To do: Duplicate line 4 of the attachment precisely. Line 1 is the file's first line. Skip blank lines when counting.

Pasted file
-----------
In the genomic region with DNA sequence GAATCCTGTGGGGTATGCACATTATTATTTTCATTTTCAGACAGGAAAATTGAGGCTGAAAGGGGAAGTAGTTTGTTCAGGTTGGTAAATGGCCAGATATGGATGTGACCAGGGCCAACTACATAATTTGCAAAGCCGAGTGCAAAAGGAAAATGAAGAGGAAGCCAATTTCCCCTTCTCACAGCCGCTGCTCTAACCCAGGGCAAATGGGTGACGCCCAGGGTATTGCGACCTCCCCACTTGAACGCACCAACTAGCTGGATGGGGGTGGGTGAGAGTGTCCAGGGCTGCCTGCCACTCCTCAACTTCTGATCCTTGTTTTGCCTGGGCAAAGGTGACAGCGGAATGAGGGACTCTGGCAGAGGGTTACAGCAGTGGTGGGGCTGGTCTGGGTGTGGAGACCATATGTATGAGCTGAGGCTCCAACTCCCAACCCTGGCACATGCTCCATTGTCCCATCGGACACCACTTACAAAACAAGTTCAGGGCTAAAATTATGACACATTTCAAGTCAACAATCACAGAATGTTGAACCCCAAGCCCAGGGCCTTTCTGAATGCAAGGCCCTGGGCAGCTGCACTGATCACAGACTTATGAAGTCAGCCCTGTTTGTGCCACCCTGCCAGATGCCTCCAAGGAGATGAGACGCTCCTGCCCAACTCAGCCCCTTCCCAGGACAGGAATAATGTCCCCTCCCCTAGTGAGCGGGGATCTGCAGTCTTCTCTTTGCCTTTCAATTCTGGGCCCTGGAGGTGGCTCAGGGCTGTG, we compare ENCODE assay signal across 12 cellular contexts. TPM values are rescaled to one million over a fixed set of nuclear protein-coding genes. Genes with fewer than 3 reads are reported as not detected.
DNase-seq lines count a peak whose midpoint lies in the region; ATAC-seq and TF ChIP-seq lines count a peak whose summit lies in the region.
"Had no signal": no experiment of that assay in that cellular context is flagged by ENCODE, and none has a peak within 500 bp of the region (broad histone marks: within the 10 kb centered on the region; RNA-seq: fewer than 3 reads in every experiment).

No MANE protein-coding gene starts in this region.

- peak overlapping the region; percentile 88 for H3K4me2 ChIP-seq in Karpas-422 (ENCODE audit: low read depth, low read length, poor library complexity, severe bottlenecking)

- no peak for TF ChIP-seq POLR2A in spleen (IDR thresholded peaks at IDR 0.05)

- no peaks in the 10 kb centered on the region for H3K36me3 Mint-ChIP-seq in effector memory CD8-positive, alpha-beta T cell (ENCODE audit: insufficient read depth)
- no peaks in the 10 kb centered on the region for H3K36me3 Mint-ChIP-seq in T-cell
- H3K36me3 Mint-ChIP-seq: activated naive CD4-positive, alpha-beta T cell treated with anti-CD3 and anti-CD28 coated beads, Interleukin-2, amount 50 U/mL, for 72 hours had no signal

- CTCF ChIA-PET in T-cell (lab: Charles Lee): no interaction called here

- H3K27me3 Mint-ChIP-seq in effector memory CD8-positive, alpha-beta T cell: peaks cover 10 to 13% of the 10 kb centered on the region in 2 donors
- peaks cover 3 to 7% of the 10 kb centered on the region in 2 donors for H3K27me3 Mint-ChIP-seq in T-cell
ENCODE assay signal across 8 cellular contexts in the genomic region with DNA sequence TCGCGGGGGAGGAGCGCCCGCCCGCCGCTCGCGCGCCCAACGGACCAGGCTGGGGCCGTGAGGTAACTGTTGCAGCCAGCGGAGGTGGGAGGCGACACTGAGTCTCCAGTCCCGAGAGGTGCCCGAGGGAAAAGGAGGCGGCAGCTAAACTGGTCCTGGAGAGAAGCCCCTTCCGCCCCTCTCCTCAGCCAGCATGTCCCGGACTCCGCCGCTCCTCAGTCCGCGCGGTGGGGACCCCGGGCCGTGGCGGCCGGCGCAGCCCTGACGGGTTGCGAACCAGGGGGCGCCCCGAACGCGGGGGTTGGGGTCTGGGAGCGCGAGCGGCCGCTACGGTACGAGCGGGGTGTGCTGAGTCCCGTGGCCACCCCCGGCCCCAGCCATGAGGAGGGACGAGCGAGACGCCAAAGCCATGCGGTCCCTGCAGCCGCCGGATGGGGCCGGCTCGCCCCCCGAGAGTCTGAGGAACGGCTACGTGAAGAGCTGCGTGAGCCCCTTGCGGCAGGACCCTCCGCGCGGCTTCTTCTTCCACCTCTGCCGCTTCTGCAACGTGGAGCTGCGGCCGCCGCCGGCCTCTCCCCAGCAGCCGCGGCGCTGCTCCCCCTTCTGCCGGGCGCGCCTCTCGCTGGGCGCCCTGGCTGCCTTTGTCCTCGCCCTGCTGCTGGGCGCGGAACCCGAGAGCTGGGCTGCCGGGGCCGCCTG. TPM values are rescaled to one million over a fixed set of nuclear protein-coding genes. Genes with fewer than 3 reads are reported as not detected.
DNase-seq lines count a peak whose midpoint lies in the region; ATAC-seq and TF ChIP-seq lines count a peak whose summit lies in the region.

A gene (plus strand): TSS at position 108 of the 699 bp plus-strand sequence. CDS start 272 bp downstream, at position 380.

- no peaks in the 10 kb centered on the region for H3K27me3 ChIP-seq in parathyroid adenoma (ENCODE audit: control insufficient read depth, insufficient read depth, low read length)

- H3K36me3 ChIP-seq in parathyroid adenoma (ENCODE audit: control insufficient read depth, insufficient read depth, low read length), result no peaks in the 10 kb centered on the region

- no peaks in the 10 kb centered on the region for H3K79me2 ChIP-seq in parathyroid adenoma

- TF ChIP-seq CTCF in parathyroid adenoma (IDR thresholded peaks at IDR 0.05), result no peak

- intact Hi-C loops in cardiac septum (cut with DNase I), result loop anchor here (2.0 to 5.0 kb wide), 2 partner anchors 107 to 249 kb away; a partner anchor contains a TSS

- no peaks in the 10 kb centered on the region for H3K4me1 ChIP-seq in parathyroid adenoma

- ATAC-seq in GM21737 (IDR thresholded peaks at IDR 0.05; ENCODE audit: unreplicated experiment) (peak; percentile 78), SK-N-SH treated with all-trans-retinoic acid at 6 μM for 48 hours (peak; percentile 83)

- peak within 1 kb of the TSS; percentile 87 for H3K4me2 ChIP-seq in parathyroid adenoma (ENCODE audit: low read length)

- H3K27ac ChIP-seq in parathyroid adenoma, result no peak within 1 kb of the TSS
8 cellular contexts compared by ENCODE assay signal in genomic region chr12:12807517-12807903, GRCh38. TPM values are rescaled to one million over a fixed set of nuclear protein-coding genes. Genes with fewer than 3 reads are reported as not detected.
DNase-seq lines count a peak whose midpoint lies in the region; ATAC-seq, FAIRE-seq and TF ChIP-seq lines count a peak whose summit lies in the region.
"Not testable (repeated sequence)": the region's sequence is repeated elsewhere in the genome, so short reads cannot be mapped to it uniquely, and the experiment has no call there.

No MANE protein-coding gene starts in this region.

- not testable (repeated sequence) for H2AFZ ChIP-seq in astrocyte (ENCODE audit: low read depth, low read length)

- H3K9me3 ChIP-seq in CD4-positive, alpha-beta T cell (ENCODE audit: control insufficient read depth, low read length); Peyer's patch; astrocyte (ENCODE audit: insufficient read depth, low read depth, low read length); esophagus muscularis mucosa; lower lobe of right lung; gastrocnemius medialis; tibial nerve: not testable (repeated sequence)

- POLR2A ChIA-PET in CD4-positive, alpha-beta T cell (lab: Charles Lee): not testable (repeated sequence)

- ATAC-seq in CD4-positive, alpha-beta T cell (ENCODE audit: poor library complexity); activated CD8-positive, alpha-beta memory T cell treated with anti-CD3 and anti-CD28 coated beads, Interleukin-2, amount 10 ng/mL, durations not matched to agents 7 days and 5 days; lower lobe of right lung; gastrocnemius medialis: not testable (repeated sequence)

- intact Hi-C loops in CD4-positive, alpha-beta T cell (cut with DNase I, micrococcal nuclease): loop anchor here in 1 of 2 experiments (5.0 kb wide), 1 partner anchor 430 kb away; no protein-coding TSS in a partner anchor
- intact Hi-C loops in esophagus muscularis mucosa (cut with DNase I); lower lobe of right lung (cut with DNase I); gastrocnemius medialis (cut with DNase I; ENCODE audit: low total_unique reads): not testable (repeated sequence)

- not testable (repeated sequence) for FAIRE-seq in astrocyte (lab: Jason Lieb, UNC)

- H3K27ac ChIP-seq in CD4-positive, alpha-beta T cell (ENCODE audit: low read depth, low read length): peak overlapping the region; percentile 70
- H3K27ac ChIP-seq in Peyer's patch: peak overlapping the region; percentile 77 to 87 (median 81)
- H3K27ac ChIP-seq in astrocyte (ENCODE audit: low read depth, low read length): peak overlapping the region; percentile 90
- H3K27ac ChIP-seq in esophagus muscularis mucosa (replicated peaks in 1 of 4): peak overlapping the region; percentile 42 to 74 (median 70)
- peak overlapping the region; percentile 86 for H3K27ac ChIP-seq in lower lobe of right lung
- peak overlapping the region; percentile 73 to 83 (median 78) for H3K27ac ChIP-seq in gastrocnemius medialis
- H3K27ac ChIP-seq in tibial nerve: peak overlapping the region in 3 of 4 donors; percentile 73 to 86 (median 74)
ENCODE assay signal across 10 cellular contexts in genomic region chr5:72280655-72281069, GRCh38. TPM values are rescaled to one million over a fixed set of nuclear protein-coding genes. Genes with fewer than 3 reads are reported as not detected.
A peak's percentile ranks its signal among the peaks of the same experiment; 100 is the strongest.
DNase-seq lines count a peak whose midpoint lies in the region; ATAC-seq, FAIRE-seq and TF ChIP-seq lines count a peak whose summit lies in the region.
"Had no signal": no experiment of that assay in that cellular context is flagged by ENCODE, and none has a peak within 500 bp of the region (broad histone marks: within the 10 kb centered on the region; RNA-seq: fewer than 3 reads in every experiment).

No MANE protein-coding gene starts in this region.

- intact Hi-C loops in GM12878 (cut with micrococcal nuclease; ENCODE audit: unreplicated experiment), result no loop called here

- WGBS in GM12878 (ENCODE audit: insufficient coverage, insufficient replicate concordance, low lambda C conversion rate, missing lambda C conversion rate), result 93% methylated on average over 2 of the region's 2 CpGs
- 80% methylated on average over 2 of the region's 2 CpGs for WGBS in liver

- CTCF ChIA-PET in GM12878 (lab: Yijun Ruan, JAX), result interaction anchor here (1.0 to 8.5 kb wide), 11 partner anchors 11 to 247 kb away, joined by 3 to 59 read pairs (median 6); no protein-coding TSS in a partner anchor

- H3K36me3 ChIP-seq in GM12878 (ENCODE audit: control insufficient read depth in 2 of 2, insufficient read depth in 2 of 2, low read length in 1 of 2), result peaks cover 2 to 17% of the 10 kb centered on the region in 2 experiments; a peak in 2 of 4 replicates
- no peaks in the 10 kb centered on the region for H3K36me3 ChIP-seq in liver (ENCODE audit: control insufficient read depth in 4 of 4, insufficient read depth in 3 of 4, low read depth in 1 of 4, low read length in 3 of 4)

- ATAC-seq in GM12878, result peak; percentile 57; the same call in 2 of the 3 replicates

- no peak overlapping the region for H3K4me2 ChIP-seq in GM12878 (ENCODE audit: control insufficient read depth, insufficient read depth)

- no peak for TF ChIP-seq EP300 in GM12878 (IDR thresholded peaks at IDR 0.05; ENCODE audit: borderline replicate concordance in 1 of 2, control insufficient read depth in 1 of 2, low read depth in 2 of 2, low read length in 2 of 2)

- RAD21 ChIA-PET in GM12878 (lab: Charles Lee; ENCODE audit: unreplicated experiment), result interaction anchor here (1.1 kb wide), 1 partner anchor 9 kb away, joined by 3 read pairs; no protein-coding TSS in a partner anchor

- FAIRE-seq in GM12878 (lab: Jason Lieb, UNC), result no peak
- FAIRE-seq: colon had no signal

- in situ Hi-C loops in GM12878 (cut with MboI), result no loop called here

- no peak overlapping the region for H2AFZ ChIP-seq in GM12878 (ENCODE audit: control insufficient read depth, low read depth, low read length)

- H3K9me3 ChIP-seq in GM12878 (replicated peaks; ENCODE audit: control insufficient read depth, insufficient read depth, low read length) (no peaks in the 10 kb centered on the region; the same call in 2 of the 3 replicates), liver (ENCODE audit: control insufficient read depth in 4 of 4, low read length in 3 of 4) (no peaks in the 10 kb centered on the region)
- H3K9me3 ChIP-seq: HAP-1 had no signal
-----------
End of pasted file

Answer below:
No MANE protein-coding gene starts in this region.